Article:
Two Talks! Giant Telescopes And Metal Poor Stars (speakers: Mr. Alexander Ji And Dr. Gabor Furesz)

Monday January 23, 2017 1:30 pm
Marlar Lounge 37-252

Giant Telescopes and Metal Poor Stars

Learn about next generation telescopes and what metal poor stars tells us about the Universe’s origins.


The First Stars

Mr. Alex Ji

The Universe hasn’t always been filled with stars. Come learn how astronomers are trying to understand how the first stars were made, tackling this question from both theoretical and observational perspectives.


Modern Cyclopses – The Era of Giant Telescopes

Dr. Gabor Furesz

While astronomical observations have been carried out for thousands of years it is only the past four centuries when our naked eyes have been aided by telescopes. With today’s ‘giant eyes’ we can peer really deep into the night sky, literally reaching the edge of the (observable) Universe. But to get there we have to build larger and larger, ever more sensitive, better telescopes and instruments. It has been really just the past few decades when progress was exponential, just like in other fields: thanks to computers, highly sensitive digital detectors and other modern design and manufacturing technologies. But progress in astronomical instrumentation is also influenced by commercialization, the consumer market, as well as history and politics – as these extremely large and complex scientific machines require collaboration and unique technology developments that point beyond a single nation, even the U.S. One could rightfully ask: do we really need these even larger giant telescopes, if they are so expensive and we already can see to the edge of the Universe? I will argue for the “yes” answer by showing a few very exciting science cases, like the detection and characterization of extrasolar planets and understanding the chemical evolution of the Universe. To investigate these questions it is not enough to simply detect the light but also to analyze it in detail. While spectroscopy is a well established and great method to do so, it requires a lot of photons to be captured – which hopefully will be delivered by the next generation of giant light buckets.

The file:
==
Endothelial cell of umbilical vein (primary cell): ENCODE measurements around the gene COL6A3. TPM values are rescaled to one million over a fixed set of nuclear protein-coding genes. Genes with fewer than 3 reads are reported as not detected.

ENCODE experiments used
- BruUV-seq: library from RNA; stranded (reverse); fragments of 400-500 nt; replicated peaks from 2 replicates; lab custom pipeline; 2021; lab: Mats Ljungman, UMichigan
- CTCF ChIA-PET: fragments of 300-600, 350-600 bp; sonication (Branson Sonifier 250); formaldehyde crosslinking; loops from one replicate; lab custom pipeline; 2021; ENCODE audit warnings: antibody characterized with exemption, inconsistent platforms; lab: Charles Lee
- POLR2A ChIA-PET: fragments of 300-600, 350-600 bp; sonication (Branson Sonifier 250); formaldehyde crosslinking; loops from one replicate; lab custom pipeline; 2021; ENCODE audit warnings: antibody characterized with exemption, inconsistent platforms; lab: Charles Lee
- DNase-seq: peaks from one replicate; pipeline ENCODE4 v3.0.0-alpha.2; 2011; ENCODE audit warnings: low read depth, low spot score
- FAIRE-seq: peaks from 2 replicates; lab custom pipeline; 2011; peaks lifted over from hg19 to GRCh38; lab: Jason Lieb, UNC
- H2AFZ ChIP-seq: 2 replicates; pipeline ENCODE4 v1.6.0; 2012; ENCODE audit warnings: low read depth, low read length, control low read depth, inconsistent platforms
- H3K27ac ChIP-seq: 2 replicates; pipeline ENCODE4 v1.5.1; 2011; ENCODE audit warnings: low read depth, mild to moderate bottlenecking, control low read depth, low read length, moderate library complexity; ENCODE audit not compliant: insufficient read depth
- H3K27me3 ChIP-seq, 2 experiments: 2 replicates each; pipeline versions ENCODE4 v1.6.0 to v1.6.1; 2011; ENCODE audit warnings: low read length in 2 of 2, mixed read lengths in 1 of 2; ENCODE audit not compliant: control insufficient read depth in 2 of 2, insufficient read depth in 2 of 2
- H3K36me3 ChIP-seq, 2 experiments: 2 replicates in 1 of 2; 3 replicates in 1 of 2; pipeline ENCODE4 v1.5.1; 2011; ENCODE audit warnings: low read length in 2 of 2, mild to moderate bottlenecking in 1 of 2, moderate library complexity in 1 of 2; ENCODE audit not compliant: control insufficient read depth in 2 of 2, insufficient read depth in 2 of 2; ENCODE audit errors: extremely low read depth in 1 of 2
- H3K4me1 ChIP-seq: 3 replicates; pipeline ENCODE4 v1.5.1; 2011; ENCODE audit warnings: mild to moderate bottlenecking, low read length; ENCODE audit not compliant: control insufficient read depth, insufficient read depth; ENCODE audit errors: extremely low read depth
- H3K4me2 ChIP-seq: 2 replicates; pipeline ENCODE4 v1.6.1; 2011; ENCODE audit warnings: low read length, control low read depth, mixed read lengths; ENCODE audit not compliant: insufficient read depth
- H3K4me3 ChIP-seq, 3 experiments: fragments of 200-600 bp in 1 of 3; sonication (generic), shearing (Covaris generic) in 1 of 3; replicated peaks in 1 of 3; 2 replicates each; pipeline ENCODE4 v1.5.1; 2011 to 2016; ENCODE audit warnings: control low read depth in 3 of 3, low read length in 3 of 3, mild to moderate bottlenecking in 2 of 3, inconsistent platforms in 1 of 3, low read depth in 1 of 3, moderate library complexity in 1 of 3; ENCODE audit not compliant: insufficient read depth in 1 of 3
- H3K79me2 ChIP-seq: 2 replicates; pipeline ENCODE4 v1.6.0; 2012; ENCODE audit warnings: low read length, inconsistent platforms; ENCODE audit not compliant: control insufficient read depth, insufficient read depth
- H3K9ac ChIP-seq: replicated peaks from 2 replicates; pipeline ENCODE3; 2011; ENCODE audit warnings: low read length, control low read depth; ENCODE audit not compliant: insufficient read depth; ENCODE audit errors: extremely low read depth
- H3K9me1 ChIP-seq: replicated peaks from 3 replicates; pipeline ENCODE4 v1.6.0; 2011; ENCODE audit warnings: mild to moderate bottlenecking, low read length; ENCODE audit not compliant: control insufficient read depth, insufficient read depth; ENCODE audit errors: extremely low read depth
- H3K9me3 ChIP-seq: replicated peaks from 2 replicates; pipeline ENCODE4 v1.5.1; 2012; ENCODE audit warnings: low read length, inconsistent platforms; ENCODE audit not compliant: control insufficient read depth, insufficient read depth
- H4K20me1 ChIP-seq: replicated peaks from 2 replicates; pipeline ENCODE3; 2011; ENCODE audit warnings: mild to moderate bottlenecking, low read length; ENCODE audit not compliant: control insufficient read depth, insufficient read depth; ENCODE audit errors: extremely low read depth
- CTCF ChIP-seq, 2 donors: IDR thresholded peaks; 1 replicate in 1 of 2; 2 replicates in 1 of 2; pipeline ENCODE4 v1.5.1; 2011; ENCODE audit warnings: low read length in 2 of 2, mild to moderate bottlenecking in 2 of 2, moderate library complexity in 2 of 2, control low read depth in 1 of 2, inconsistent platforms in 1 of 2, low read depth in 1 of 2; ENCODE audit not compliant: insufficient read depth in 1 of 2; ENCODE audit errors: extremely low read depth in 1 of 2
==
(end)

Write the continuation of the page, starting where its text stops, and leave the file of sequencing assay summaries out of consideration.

No enrollment limit for these talks, no advance sign-up required.

Be sure to check out MKI’s IAP website for a complete listing of our IAP offerings.